Secretary of State Condoleezza Rice sat before senators on Capitol Hill Wednesday to urge a State Department budget increase of 8.5% and the hiring of 1,100 new staff. Unusually, some lawmakers wished she'd have asked for even more. Senator Russ Feingold, the Wisconsin Democrat, told Rice that her request was "small compared to the overall needs." and that U.S. diplomacy was still getting "shortchanged."
A number of recent government studies have demanded the State Department radically transform its approach to diplomacy, in line with the fact that America's most urgent foreign policy challenges today lie far beyond the genteel diplomatic circuit of the industrialized world. A former top Republican congressional aide who this month completed an assignment as an adviser to Ambassador Ryan Crocker in Iraq blasted the State Department's performance there in a valedictory memo. "The foreign service is not competent to do the job that they have undertaken in Iraq," wrote Manuel Miranda, citing "an excuse-making culture," "willfully negligent if not criminal" management, a "built-in attention deficit disorder," and "information hoarding." (The State Department has dismissed Miranda's charges as the opinion of one individual, saying they are not shared by the vast majority of officials serving in Iraq or Washington.)
Secretary of State Condoleezza Rice did talk about tackling some of the deficiencies cited by Miranda when she spoke to students at Georgetown's School of Foreign Service Tuesday. She's changing the training, focus and culture of the foreign service, she said. Rice wants to beef up career development programs for mid-level managers. She wants to phase out the foreign service tradition of having a cadre of generalists in favor of being able to deploy diplomats and civilians who have the specialized experience to address the specific needs of a post-conflict country. Rice has also talked about how she is trying to transform how the State Department shares information, so foreign service officers have "quick access to the knowledge and real-time information they need." All of these recommendations speak to the underlying faults that Miranda points out in his memo and only State Department officials seem to see any substantial improvement since the plans were first announced in 2006.
Feingold, for example, wants to see the State Department put more resources into disaster assistance, education and health programs, which he sees as a major part of "building strong nations" and "restoring stability in post-conflict situations." At the moment the State Department and its separately-funded fiefdom, the U.S. Agency for International Development (USAID), are contracting out the vast majority of this work. Rice says she wants her diplomats getting their hands dirty in development work, but lawmakers are growing impatient at what they see is a lack of will to fund the major overhaul and hiring binge that this would require. Indeed, in 1970 USAID employed 4,500 foreign service officers; today it employs only 800.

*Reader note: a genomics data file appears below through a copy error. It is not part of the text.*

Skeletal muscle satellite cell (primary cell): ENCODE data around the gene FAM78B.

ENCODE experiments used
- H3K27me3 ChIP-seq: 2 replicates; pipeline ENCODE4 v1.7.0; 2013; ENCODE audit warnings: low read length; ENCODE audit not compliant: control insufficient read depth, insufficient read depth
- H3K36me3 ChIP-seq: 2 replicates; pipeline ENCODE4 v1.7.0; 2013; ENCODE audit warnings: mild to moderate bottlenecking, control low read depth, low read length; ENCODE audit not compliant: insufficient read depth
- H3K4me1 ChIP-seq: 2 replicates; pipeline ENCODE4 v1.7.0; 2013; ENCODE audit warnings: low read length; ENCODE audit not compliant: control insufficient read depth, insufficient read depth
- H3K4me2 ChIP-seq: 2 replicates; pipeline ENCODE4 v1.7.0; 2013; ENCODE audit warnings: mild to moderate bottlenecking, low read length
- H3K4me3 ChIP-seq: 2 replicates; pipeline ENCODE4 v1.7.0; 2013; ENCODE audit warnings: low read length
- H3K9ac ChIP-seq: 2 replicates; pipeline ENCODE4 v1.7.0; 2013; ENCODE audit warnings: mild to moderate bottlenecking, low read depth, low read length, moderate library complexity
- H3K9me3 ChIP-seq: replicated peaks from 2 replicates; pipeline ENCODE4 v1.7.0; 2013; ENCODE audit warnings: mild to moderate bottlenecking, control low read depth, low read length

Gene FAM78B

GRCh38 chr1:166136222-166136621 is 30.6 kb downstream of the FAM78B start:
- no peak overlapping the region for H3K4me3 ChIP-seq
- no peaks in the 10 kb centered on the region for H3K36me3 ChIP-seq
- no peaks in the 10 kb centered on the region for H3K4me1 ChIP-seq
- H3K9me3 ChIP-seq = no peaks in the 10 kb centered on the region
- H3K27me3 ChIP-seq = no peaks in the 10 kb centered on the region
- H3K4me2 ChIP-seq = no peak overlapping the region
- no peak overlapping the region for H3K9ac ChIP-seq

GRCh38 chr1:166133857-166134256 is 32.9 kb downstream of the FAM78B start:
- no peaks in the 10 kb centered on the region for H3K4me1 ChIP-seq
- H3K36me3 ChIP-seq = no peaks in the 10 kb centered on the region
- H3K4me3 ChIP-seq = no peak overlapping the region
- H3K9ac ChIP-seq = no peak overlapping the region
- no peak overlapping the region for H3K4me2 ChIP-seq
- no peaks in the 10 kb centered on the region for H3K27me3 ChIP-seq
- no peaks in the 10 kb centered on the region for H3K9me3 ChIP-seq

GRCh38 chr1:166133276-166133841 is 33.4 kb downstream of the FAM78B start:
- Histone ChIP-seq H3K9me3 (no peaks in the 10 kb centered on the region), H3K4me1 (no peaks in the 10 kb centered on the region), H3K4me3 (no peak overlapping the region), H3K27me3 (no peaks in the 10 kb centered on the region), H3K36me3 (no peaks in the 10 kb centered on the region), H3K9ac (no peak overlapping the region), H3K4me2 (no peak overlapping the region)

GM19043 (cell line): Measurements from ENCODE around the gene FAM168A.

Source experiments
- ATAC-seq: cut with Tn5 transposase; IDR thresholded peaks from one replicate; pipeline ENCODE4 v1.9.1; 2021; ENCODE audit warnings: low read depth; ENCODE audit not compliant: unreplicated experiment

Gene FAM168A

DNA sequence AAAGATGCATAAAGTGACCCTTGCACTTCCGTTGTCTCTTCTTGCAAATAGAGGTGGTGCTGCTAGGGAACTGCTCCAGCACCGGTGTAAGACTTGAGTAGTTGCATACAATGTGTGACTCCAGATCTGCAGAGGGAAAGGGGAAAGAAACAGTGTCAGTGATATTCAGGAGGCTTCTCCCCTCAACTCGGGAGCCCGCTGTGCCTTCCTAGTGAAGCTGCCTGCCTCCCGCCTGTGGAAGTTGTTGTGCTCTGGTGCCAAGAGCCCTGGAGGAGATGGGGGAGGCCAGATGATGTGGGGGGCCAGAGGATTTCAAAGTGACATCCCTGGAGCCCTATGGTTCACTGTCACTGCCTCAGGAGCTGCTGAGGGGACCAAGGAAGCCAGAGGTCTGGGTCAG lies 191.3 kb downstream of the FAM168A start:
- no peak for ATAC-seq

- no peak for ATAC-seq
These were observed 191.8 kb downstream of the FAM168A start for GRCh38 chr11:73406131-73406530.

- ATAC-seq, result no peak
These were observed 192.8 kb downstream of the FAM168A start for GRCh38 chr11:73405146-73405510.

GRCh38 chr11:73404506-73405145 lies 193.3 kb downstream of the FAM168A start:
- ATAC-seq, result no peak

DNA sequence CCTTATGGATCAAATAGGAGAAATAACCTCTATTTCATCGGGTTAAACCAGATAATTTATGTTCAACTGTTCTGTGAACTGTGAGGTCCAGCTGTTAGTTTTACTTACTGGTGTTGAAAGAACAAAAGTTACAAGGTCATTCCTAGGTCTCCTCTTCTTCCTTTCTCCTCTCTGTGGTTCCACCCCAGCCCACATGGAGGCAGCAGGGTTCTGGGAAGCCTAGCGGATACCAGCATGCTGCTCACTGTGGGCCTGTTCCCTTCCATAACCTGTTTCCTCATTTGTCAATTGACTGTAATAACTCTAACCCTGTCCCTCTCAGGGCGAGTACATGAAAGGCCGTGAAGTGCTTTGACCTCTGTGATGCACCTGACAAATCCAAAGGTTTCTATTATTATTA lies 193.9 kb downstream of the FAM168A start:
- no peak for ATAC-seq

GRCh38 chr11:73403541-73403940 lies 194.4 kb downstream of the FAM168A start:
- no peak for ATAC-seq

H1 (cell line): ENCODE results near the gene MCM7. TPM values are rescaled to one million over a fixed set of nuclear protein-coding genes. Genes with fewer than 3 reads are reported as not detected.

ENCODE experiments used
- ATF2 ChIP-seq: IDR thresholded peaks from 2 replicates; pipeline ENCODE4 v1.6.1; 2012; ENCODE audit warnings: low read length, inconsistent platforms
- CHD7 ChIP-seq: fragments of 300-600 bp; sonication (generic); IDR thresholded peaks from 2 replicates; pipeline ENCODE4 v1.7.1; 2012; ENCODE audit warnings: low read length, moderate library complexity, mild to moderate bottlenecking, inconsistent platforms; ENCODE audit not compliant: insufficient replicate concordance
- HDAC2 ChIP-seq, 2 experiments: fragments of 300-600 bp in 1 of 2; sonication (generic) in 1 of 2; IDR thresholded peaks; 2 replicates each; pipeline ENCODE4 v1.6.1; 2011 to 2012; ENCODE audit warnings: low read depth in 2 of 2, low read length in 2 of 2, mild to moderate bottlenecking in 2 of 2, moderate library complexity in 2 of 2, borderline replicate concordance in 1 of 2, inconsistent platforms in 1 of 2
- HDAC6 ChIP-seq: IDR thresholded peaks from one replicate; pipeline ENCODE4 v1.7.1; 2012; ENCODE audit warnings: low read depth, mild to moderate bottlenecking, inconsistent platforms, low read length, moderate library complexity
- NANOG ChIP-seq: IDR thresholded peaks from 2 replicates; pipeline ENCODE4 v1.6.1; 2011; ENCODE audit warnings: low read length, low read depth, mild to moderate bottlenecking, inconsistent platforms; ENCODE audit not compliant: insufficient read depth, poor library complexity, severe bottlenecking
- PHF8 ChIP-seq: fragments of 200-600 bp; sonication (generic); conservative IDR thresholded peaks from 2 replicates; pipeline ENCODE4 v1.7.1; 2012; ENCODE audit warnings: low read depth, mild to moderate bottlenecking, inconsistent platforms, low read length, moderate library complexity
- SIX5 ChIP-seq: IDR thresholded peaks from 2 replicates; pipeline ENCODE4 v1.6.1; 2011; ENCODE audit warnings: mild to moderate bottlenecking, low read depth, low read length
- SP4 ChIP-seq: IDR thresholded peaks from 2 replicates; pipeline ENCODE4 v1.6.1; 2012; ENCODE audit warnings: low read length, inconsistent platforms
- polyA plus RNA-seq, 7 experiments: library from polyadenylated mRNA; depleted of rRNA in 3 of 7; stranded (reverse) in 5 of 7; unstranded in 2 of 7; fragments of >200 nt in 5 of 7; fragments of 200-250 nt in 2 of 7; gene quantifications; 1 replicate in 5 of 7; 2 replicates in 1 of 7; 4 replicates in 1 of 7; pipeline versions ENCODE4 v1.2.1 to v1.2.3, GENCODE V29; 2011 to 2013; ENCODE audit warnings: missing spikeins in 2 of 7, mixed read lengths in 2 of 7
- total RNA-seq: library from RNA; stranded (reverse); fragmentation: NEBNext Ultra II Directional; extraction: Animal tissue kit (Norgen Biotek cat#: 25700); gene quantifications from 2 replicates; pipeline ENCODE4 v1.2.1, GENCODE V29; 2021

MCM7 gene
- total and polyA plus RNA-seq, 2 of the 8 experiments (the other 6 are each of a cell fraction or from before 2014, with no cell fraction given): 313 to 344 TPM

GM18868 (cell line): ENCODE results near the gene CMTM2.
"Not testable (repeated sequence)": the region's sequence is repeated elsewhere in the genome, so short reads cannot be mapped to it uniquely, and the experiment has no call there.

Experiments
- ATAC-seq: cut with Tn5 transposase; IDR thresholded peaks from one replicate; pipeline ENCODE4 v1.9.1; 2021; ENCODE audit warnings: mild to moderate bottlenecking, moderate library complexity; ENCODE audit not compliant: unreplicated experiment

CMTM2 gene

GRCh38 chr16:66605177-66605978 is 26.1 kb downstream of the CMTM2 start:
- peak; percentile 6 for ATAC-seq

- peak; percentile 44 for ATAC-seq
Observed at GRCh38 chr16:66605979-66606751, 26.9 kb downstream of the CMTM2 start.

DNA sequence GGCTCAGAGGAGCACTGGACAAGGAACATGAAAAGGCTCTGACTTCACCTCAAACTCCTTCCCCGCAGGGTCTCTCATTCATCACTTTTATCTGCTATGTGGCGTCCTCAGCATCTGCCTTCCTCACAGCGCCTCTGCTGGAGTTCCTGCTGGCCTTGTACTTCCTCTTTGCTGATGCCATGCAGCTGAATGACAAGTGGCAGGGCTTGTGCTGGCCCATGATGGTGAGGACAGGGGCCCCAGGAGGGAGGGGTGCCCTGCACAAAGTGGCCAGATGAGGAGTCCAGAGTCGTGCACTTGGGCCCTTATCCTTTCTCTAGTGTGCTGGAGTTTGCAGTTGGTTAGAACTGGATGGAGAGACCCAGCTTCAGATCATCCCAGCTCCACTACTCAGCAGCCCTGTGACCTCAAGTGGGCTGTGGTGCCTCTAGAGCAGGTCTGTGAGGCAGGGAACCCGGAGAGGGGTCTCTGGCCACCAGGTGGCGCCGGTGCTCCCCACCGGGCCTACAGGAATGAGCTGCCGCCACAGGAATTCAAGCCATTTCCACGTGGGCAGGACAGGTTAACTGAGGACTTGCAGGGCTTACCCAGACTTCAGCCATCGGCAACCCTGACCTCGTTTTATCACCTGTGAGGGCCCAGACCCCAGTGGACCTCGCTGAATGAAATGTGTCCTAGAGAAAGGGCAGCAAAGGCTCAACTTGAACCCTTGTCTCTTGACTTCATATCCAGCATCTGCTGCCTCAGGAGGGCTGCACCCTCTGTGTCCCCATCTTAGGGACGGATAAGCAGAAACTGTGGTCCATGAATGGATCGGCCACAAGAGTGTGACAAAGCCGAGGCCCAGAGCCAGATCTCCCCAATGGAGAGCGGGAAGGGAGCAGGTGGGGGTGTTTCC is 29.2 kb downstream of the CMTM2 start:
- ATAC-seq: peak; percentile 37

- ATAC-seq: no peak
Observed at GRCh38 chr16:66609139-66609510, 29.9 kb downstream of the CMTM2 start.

Just getting foreign service officers to go to the more undesirable corners of the planet where they are most needed has been an uphill battle. In November, the State Department was short volunteers to serve in the embassy in Iraq and was threatening to "direct" diplo-speak for "order" 48 foreign service officers to Iraq. At a town hall meeting to discuss the staffing gap, one 46-year diplomat described a posting in Iraq as "a potential death sentence." After the hubbub, enough volunteers stepped forward, so no one was ordered to go to Iraq. But the incident laid bare the cultural aversion some tweedy diplomats have to the realities of the changing world beyond Foggy Bottom. After the town hall, Rice, says a close adviser, was even more determined to make sure the department had the right people serving in the most difficult places. "We are trying to do things, quite literally, that have never been done before," Rice told the audience at Georgetown. "America must recruit and train a new generation of foreign service professionals with new expectations of what life a diplomat must be."
All of this, of course, costs money. The Bush Administration has increased the State Department budget by 25% since 2005, but the department is still moving at a snail's pace toward achieving its goals. Even with next year's requested bump, the average embassy will still have a staffing shortfall this year of 20%. The State Department has never recovered from a hiring freeze on new foreign service officers in the mid-1990s when more diplomats were retiring than were brought in.
With the State Department short-staffed and unprepared for operating in dangerous places like Iraq and Afghanistan, Pentagon officials have expressed frustration in recent years that the military has been forced to shoulder most of the load in post-conflict zones. To address this, Rice is proposing the creation of a Civilian Response Corps. Similar to the military reserves, the new program would comprise doctors, lawyers, engineers, agricultural experts, police officers and public administrators, led by a team of diplomats, that could deploy with a military unit with 48 hours notice. Senators Joseph Biden of Delaware and Richard Lugar of Indiana originated the idea in Congress in 2003, but some lawmakers are wondering why, five years into the war in Iraq and seven years since the U.S. intervened in Afghanistan, it has taken so long to get these resources out of the gate.